I would tell future students that when looking at archives you can find many surprises, don’t go in knowing what you will write about. Looking through the Stucco archives I thought I would be dealing with maybe a few old newspaper clippings about the housing. It was built in an old glass factory and many of the original structures were adapted. I found myself researching how glass was made in the 1920s, finding old letters written by politicians, and old pamphlets for youth unemployment benefits from the 1980s. Archives are never isolated to the organization that collected them and are far reaching through time and society.
It’s hard to imagine an Australia without the State Emergency Service (SES). From devastating natural disasters to events like the Lindt Café Siege and Waterfall train derailment that kept us glued to our TV screens, SES volunteers have been keeping people safe in times of crisis for over sixty years.
As we move into the 21st century which brings increased risks of major natural disasters and heightened terror threat levels, the organisation’s history has become of greater significance. In 1955, when the State Emergency Service was established, the biggest threat to New South Wales was the nuclear bomb and most communities were small and self-sufficient. Now the threats faced are more diverse and severe, with communities more reliant than ever on organisations like the SES. A new documentary aims to chart the organisation’s response through these changes with hopes that the solutions of the past can inform the challenges of the future. It is also hoped that this new outlook on the SES’s history and legacy will help attract new volunteers from the community as it grows to meet these future demands.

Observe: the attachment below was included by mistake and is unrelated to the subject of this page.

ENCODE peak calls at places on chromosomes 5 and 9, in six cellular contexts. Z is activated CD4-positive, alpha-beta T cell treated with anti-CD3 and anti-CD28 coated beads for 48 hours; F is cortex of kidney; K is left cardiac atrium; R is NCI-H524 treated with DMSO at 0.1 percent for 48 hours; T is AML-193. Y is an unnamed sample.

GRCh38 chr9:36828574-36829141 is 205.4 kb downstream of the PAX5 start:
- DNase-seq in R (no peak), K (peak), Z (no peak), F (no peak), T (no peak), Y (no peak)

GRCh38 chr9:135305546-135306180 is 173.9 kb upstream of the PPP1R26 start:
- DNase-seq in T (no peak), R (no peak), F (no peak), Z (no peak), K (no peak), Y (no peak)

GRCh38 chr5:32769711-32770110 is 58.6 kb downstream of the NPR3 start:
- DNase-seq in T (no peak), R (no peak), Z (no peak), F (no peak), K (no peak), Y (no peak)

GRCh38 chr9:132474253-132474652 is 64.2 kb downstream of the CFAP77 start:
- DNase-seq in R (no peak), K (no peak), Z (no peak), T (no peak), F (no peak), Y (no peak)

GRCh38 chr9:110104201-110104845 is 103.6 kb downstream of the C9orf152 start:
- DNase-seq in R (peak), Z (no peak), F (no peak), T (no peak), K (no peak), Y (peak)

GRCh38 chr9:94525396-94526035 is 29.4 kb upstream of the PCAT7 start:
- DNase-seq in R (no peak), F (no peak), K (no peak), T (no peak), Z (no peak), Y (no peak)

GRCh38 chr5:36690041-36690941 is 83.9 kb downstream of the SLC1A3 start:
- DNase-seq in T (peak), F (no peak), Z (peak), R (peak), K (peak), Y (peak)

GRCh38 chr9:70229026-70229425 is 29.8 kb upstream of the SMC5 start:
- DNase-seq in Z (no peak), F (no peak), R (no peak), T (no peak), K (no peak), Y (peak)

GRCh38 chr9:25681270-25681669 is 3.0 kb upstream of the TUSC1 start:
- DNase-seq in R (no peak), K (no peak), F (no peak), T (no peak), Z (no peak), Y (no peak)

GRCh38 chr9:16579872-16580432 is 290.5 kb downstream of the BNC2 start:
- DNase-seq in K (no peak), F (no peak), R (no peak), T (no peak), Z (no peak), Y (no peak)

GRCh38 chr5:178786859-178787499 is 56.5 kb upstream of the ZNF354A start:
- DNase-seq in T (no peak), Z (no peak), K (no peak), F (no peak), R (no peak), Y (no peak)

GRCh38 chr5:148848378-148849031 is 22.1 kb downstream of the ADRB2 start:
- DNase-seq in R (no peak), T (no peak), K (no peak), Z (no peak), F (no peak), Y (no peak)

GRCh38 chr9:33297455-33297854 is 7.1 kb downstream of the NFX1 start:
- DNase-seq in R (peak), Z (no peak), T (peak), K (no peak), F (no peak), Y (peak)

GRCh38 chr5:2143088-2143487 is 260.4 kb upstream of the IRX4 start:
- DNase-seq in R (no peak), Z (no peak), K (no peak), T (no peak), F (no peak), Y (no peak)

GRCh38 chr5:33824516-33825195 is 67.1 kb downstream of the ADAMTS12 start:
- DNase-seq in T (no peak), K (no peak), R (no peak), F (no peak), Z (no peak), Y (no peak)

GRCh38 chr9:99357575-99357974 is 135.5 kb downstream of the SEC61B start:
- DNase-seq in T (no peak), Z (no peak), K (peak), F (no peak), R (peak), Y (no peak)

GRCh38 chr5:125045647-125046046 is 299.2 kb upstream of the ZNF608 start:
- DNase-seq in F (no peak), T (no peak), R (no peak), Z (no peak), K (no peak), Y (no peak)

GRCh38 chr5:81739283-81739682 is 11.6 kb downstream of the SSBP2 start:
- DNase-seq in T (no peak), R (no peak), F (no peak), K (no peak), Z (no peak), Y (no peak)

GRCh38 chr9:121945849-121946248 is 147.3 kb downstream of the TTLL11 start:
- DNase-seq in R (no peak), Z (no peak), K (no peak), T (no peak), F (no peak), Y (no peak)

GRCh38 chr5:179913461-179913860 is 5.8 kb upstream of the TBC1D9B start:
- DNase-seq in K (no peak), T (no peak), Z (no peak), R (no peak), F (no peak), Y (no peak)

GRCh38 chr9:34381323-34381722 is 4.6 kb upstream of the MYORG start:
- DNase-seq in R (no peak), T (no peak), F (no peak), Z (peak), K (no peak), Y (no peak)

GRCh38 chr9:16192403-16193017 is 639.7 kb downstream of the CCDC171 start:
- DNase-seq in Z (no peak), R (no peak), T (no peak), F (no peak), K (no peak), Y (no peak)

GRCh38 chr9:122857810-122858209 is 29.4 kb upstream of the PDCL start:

The history of Sylvania High School is an important story for the community of Sylvania that needs to be told. The school has come a long way since 1970 and despite being built recently compared with others, it has maintained a high level of academic excellence. The school has had to face severe competition with older, more established schools in the area and has seen some dark times, like during the 90s when the school was struggling to find numbers. However, despite the community changing around it, Sylvania High has remained a stalwart of the local community and Southern Sydney.